While today’s advanced PoE switches can determine power requirements of connected devices via power-negotiation messages and allocate power appropriately, problems can arise when that communication malfunctions, PoE has been manually (and incorrectly) allocated per port, the overall power budget of the switch has been oversubscribed, or the equipment can’t support the device requirements. And that calls for more advanced troubleshooting.
How to Check PoE on a Switch Port
Network switches use standards-based link layer discovery protocol (LLDP) or Cisco discovery protocol (CDP) that allow them to discover connected devices and advertise their capabilities. These protocols can be used to acquire information about a switch and a specific port, including port ID, VLAN, advertised speeds, and PoE. Fluke Networks LinkIQ Cable + Network Tester has the ability to receive discovery protocol packets from a switch for a given link and place a load on the connection to ensure that the advertised power is actually what is being delivered across the cabling to the device. This is referred to as PoE load testing.
As a PoE load tester, LinkIQ shows which pairs of a four-pair network cable are carrying power, the negotiated power class (0-8) and the loaded power in watts provided by the PSE at the device. It also shows the minimum required volts that the device needs to meet under load based on the negotiated power class and the actual measured volts under load to ensure it meets that requirement. Because power negotiation between the PSE and PD occurs both at the hardware and software levels to ensure that a device has the capability to connect to the network and to allow for dynamic allocation by the PoE switch, LinkIQ shows this information for both the hardware and software class. A PoE device fails testing with LinkIQ if its negotiated hardware or software class is greater than the power the PSE can deliver. It also fails if the PSE cannot deliver power to the device because the maximum power which the switch can deliver is already in use—in other words, the power has been oversubscribed.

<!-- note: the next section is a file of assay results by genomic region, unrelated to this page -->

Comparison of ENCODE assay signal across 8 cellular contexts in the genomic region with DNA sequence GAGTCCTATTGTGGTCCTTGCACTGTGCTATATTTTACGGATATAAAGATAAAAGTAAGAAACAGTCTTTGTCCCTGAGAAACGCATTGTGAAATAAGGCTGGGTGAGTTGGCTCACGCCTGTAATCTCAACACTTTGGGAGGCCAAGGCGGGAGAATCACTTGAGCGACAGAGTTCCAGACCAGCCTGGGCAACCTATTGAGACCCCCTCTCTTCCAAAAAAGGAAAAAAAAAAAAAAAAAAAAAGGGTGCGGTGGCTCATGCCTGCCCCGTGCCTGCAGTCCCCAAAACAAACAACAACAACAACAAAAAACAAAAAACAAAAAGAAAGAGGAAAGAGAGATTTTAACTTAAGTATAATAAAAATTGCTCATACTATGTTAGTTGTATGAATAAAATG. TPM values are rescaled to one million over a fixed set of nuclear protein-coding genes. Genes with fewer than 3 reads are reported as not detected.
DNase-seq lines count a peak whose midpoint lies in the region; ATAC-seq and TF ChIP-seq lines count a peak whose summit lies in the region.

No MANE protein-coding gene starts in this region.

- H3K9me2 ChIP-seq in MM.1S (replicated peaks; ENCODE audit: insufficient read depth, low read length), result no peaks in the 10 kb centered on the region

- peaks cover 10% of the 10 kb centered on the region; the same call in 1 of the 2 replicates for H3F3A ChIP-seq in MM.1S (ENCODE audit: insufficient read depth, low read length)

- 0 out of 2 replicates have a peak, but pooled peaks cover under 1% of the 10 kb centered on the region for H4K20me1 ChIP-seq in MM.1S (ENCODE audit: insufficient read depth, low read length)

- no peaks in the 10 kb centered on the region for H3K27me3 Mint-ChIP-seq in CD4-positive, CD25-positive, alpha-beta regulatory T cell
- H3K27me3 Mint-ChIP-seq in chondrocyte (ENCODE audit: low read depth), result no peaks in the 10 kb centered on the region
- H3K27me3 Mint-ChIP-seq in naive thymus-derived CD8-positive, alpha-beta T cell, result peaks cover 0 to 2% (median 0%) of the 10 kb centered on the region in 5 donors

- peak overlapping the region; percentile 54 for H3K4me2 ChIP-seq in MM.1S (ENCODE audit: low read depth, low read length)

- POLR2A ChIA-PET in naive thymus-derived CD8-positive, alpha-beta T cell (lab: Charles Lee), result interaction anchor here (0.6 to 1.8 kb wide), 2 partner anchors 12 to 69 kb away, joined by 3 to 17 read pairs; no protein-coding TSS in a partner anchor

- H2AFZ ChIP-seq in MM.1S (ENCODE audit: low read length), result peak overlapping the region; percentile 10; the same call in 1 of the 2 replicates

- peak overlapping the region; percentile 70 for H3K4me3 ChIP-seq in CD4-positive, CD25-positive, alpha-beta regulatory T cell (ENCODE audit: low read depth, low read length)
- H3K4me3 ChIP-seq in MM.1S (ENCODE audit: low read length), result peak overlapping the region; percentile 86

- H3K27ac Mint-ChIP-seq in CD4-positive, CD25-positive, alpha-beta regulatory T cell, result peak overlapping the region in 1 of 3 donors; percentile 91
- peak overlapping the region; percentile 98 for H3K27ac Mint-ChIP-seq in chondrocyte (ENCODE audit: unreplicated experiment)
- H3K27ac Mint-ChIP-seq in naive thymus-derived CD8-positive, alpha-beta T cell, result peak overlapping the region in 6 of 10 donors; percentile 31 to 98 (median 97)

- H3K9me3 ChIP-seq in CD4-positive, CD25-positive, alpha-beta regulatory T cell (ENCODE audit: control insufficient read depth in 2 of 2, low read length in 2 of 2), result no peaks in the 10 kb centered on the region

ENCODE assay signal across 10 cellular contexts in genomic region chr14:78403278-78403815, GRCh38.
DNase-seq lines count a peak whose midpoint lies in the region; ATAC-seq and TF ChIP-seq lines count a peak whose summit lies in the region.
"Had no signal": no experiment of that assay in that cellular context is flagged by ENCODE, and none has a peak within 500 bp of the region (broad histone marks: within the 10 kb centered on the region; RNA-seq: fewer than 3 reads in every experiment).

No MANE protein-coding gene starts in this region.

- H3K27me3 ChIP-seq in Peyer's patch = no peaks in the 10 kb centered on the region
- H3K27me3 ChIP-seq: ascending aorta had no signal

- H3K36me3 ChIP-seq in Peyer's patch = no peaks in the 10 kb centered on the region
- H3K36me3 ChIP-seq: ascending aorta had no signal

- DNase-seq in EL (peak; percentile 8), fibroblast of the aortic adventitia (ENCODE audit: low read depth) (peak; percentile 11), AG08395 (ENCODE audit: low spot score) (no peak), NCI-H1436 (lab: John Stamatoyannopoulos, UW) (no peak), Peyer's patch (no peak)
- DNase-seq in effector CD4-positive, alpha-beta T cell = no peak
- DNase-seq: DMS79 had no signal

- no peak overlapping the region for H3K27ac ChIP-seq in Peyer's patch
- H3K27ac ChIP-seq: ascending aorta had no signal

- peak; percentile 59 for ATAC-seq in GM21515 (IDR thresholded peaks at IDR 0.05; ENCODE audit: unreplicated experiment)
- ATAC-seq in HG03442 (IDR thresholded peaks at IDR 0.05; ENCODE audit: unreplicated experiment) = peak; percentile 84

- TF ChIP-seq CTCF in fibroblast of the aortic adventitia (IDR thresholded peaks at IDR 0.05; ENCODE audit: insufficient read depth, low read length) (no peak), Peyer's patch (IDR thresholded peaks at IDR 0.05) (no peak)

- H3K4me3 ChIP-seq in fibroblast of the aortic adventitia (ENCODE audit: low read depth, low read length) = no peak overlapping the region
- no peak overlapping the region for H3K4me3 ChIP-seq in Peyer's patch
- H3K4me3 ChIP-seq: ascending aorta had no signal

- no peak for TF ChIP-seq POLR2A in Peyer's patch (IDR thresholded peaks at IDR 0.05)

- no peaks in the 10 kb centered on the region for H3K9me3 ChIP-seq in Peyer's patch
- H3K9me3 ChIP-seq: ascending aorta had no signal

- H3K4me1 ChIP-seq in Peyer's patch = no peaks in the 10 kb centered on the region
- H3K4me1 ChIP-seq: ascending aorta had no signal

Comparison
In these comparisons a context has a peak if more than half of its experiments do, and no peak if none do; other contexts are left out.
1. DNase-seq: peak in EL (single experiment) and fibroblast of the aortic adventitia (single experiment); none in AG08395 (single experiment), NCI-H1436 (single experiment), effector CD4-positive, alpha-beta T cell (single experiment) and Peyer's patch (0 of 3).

LinkIQ shows you how to check if a switch is PoE enabled and even indicates if the switch can negotiate single signature power or dual signature power. A single-signature device maintains the same power signature across both pair sets (pairs 1,2 and 3,6 and pairs 4,5 and 7,8) while a dual-signature device can have independent power signatures on each pair set, either 1,2 and 3,6 (Dual A) or 4,5 and 7,8 (Dual B). This information is useful because IEEE 802.3bt (Type 3 and Type 4) supports both topologies, and if your switch only supports single-signature devices, it may need to be updated to support dual-signature 802.3 bt devices.
While certification testing will tell you if an installed cabling plant will support PoE and simple wiremap testers will identify continuity issues, once active devices are installed, Fluke Networks LinkIQ with its switch negotiation and PoE load testing capabilities is ideal for more advanced PoE testing.
- Explore the LinkIQ virtual demo
- Introducing LinkIQ™️ – Fluke’s Newest Ethernet Cable, Network, and PoE Tester
- ネットワークケーブルテスターの使用法 - LinkIQ™